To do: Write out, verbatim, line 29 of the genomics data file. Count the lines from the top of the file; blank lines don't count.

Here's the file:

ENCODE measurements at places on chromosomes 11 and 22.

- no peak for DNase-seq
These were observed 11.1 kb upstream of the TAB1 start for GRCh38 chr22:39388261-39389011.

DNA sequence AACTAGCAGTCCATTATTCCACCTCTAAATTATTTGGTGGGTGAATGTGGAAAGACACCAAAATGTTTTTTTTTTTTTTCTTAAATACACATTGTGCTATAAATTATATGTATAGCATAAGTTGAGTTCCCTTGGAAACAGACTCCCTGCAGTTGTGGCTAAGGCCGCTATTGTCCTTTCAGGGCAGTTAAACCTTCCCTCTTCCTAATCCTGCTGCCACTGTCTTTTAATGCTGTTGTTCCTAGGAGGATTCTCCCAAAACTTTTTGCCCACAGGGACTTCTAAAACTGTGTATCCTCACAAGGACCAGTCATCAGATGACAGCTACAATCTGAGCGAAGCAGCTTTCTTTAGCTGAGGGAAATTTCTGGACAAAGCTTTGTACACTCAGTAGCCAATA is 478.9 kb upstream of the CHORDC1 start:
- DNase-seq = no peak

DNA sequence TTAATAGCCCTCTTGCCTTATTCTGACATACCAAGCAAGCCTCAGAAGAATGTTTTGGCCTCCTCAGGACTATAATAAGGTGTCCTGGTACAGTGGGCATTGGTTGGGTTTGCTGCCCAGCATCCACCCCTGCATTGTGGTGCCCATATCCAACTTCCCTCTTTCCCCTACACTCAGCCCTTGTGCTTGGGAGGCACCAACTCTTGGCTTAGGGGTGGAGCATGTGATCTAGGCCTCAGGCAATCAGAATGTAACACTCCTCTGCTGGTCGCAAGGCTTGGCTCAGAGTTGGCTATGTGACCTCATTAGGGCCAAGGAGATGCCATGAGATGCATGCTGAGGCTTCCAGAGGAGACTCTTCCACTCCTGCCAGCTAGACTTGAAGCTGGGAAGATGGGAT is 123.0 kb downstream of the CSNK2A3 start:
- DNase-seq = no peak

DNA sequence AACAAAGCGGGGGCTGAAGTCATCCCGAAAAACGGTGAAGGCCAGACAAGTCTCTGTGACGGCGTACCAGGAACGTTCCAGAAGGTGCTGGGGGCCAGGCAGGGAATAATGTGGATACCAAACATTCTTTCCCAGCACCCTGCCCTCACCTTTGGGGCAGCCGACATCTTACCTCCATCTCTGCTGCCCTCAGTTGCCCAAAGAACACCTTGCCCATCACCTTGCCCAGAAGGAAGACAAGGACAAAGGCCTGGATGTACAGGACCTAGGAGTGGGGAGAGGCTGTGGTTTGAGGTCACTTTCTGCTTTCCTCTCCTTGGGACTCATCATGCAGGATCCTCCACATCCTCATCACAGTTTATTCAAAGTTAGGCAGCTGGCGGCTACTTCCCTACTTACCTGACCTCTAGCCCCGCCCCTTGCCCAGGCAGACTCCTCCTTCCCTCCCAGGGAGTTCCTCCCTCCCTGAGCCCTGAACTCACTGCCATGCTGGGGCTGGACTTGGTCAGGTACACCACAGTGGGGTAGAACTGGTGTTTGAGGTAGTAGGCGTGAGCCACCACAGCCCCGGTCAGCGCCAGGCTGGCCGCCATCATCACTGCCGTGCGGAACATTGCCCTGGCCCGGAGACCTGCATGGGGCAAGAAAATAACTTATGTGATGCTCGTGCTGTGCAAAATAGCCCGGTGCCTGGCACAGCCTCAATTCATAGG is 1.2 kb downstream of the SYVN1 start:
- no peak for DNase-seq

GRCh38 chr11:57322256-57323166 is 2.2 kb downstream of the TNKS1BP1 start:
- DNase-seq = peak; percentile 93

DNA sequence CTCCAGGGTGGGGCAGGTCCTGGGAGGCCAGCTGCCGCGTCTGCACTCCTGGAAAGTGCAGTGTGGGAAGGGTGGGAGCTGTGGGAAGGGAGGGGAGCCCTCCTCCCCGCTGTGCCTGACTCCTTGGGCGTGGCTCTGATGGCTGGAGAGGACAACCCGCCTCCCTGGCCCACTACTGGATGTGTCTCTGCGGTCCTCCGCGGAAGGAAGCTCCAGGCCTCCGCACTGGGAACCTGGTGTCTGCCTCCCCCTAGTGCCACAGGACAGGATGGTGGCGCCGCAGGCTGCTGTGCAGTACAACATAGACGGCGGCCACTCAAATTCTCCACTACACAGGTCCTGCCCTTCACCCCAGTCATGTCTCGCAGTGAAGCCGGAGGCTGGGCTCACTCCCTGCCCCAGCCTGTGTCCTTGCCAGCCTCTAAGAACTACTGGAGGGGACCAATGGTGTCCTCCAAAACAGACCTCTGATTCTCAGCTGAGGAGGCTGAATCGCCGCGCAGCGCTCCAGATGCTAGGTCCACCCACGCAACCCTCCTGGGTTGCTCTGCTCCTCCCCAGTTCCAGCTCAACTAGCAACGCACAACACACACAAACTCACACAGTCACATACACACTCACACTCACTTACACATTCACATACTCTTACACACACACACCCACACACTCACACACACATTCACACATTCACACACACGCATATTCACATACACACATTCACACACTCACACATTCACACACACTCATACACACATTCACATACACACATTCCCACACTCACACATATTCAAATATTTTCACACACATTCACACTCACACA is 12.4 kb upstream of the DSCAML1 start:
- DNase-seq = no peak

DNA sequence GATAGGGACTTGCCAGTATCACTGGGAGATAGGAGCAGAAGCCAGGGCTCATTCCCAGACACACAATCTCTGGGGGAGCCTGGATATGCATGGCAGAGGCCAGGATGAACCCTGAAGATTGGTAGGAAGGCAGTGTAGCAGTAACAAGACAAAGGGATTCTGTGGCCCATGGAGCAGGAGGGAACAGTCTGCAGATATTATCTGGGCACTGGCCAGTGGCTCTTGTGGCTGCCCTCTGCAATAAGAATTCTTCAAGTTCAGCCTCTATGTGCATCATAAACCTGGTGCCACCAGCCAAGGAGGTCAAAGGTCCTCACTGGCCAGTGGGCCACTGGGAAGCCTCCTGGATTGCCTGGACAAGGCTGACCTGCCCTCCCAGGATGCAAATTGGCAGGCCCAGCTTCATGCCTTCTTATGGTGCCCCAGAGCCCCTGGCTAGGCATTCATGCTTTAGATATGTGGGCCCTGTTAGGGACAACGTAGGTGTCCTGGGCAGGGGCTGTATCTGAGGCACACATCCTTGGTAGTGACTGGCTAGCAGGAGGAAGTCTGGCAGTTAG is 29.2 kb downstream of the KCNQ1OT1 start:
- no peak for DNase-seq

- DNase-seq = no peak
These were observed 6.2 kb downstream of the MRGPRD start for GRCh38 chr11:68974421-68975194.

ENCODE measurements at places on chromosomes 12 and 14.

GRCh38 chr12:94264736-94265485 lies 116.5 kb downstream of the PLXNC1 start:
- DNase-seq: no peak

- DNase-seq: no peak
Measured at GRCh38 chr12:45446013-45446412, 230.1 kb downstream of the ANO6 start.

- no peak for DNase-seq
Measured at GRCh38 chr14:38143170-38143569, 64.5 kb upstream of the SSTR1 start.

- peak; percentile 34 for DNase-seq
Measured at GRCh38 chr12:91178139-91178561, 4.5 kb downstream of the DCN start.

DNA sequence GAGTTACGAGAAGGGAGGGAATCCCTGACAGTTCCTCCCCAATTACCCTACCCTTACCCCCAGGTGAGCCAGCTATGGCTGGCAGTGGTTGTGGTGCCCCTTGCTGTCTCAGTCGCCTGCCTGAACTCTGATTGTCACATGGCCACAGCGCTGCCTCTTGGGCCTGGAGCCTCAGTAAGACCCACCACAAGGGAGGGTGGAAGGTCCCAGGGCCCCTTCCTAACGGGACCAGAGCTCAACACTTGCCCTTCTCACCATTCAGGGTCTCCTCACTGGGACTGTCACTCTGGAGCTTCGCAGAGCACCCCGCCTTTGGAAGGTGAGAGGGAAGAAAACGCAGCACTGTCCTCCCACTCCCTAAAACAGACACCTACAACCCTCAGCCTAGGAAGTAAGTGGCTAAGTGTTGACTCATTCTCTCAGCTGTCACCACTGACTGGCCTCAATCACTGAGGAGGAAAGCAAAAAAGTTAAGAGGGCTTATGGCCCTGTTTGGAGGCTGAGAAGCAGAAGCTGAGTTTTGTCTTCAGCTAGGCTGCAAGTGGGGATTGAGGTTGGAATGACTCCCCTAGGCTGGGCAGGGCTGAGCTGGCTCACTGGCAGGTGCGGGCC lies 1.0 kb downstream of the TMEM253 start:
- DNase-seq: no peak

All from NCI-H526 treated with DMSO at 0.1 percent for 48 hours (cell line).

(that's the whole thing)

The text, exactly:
All from NCI-H526 treated with DMSO at 0.1 percent for 48 hours (cell line).